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United States v. Prine

United States District Court, W.D. Kentucky, Paducah

June 4, 2018

UNITED STATES OF AMERICA, PLAINTIFF
v.
JOHN E. PRINE, DEFENDANT

          MEMORANDUM OPINION AND ORDER

          THOMAS B. RUSSELL SR. JUDGE

         This matter is before the Court on Defendant John E. Prine's Motion to Suppress, [R. 34]. The United States of America responded, [R. 35]. The deadline for Prine to reply has passed. [See R. 33.] Thus, this matter is now ripe for adjudication. For the reasons stated herein, Prine's Motion to Suppress, [R. 34], is DENIED.

         BACKGROUND

         On October 6, 2016, Magistrate Judge Lindsay authorized a search and seizure warrant to be executed on or before October 16, 2016 at the residence of John E. Prine. [See R. 27 at 2, 15 (Search and Seizure Warrant).] According to the affidavit of Special Agent Theodore R. Curtis III of the United States Department of Homeland Security, Immigration and Customs Enforcement, Homeland Security Investigations (HSI), (“Affidavit”), on or about July 11, 2016, Canadian law enforcement informed HSI Attaché Ottawa, Ontario that Kik Messenger[1] user “mike.wowie” uploaded a single image of child pornography from a specific Internet Protocol (“IP”) address. [Id. at 14; R. 34 at 1 (Prine Motion to Suppress).] HSI Attaché Ottawa then issued a subpoena to Road Runner/Time Warner Cable for that subscriber's information, connected to that specific IP address, on or about July 15, 2016. [Id.] On or about July 18, 2016, Time Warner responded with the subscriber name, address, active date, and deactivate date. [Id. at 14-15.] The subscriber was John Prine, who activated the service on January 13, 2013, and Prine's account was “still active.” [Id.] Then, on or about September 8, 2016, HSI Attaché Ottawa forwarded this information to HSI Bowling Green, Kentucky. [Id. at 15.] Special Agent Curtis (“Affiant”) reviewed the image uploaded into Kik Messenger and described it as follows:

The image depicts sexually explicit conduct and child pornography in that it constitutes the lascivious exhibition of the vagina of a prepubescent female. More particularly, the image depicts an approximately 8-12 year old female, completely nude, with outstretched arms. The image shows from approximately the child's elbows down to the mid-thigh region (the remainder of her arms and legs being out of frame) and exhibits the child's breasts and vagina.

[Id.] On or about September 21, 2016, Affiant requested Prine's driver's license information from Kentucky State Police (KSP), who responded with Prine's address on or about September 22, 2016. [Id.]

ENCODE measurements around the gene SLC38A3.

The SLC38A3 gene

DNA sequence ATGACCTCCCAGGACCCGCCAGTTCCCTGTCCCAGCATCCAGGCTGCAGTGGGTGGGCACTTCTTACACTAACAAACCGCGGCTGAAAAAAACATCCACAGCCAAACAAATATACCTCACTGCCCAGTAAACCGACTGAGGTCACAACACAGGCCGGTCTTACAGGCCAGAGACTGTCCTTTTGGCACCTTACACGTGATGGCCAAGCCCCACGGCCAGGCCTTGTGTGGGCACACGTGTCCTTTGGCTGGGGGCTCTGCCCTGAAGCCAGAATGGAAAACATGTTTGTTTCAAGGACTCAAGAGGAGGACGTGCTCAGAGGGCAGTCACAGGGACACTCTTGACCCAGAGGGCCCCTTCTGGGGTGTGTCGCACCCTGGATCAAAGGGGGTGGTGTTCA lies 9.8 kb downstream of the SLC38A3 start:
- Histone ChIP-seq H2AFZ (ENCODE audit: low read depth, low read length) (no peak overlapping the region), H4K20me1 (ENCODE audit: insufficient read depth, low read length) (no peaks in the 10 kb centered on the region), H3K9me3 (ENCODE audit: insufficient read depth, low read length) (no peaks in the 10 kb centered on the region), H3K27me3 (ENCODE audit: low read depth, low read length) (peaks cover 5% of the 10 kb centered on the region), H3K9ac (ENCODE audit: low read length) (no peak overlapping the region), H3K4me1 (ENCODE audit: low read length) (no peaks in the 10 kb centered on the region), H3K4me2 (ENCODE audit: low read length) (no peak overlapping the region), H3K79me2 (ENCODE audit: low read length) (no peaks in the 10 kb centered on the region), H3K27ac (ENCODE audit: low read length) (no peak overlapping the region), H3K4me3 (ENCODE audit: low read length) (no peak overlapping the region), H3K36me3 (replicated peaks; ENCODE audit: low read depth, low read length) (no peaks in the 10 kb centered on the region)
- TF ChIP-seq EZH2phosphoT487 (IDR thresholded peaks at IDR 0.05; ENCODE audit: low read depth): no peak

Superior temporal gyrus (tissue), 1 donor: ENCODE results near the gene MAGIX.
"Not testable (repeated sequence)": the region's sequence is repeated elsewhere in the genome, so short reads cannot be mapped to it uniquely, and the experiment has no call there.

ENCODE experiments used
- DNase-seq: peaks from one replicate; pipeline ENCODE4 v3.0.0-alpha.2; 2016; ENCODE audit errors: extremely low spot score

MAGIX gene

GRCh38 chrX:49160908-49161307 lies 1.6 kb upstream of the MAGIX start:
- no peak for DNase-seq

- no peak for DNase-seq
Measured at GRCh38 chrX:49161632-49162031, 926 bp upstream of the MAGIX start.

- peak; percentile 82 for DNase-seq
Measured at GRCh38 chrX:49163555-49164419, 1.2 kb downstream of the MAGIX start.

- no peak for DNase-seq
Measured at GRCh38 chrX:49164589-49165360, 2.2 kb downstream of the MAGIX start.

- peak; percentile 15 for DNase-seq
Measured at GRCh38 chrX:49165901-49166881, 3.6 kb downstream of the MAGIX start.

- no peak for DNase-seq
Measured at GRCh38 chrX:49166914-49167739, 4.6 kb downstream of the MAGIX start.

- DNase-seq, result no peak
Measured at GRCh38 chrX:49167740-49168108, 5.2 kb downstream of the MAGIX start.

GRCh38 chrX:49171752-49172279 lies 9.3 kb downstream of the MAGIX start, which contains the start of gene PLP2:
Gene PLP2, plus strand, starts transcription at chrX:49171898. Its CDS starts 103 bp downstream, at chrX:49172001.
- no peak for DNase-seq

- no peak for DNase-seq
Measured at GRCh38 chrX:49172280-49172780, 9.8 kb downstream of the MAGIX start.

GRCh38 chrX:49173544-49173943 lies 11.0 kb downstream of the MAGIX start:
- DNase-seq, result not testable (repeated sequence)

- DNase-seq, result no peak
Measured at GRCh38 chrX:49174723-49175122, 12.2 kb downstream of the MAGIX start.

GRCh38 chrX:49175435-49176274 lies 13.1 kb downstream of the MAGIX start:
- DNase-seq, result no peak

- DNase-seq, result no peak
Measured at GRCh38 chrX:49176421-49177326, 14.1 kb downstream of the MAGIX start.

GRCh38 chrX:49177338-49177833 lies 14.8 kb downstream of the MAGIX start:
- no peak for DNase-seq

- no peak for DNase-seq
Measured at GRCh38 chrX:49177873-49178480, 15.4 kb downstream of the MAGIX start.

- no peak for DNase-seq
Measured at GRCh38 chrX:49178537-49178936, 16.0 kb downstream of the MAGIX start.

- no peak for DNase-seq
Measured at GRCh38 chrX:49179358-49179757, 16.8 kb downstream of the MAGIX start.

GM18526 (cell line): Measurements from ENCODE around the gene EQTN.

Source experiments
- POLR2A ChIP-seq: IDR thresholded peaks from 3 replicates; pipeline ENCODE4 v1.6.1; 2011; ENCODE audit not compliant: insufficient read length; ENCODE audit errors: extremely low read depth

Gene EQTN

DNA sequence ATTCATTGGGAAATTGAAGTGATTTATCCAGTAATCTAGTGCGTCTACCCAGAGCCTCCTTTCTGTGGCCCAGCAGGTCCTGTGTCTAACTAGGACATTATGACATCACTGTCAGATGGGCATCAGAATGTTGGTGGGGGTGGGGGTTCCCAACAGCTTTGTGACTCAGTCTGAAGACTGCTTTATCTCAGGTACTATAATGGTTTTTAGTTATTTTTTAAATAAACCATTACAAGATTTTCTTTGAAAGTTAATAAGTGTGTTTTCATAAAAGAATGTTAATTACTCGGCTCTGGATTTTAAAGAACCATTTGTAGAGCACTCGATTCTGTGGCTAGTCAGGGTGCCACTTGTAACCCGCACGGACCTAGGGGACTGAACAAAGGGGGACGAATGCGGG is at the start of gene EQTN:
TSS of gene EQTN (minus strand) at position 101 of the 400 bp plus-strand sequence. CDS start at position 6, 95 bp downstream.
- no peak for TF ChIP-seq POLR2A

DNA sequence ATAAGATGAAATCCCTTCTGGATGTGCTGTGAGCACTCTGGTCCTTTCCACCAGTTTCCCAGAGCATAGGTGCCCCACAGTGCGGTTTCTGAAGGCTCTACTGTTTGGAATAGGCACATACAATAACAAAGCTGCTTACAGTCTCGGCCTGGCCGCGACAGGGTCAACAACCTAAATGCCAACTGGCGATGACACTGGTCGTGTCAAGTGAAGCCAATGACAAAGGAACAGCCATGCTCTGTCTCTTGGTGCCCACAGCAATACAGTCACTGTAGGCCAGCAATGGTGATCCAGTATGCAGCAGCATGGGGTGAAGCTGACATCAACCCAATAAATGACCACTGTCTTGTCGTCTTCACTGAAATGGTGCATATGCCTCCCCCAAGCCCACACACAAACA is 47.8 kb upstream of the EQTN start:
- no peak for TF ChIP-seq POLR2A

The Affiant states that “Paragraphs 1 through 17 of this Affidavit, including a redacted copy of the image detailed in paragraph 15, were reviewed by United States Magistrate Judge Lanny King during the week of September 26-September 30, 2016. Magistrate Judge King declined to sign the search warrant at that time.” [Id. at 16.] According to the Affiant, Magistrate Judge King was not in the Western District of Kentucky upon the date of submission of the revised affidavit and search warrant, so the documents were submitted to Magistrate Judge Lindsay “by procedure agreed upon by Magistrate Judge King and the reviewing Magistrate.” [Id. at 16 n.3.] The parties dispute whether the draft of the affidavit presented to Magistrate Judge Lindsay was significantly different from the draft previously submitted to Magistrate Judge King. [See R. 34 at 9; R. 35 at 3 (United States Response).]

         On October 12, 2016, the search warrant was executed at the residence of John Prine, where a No. of items listed in the search warrant were seized and later examined. [R. 34 at 2; R. 35 at 3.] Thereafter, Prine was indicted in this court for one count of knowingly receiving child pornography in violation of 18 U.S.C. §§ 2252A(a)(2)(B) and 2252A(b)(1) and one count of knowingly accessing, with intent to view, child pornography in violation of 18 U.S.C. §§ 2252A(a)(5)(B) and 2252A(b)(2). [R. 1 at 1-2 (Indictment).] Prine now moves to suppress “the search warrant and corresponding search of the Defendant's real and personal property.” [R. 34 at 1.]

         STANDARD

         The Fourth Amendment to the United States Constitution protects individuals against unreasonable searches and seizures. U.S. Const. amend IV. To protect that interest, the Fourth Amendment requires that a search warrant issue only upon a showing of probable cause. Illinois v. Gates, 462 U.S. 213, 238 (1983).